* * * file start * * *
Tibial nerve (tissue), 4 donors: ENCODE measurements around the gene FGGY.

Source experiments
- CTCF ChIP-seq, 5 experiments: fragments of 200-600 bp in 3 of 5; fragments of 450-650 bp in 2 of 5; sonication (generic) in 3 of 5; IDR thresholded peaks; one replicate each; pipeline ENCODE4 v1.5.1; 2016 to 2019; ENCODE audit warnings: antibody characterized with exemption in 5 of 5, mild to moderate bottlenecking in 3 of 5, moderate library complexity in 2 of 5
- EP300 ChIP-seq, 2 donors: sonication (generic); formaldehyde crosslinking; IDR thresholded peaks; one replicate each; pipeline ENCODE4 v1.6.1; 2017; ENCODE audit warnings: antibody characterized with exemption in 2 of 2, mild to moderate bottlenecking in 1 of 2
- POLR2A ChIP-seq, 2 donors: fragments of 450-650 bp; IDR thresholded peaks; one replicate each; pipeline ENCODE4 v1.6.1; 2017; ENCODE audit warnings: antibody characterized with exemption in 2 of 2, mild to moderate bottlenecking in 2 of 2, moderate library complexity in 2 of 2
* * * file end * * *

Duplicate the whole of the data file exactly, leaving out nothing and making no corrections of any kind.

Tibial nerve (tissue), 4 donors: ENCODE measurements around the gene FGGY.

Source experiments
- CTCF ChIP-seq, 5 experiments: fragments of 200-600 bp in 3 of 5; fragments of 450-650 bp in 2 of 5; sonication (generic) in 3 of 5; IDR thresholded peaks; one replicate each; pipeline ENCODE4 v1.5.1; 2016 to 2019; ENCODE audit warnings: antibody characterized with exemption in 5 of 5, mild to moderate bottlenecking in 3 of 5, moderate library complexity in 2 of 5
- EP300 ChIP-seq, 2 donors: sonication (generic); formaldehyde crosslinking; IDR thresholded peaks; one replicate each; pipeline ENCODE4 v1.6.1; 2017; ENCODE audit warnings: antibody characterized with exemption in 2 of 2, mild to moderate bottlenecking in 1 of 2
- POLR2A ChIP-seq, 2 donors: fragments of 450-650 bp; IDR thresholded peaks; one replicate each; pipeline ENCODE4 v1.6.1; 2017; ENCODE audit warnings: antibody characterized with exemption in 2 of 2, mild to moderate bottlenecking in 2 of 2, moderate library complexity in 2 of 2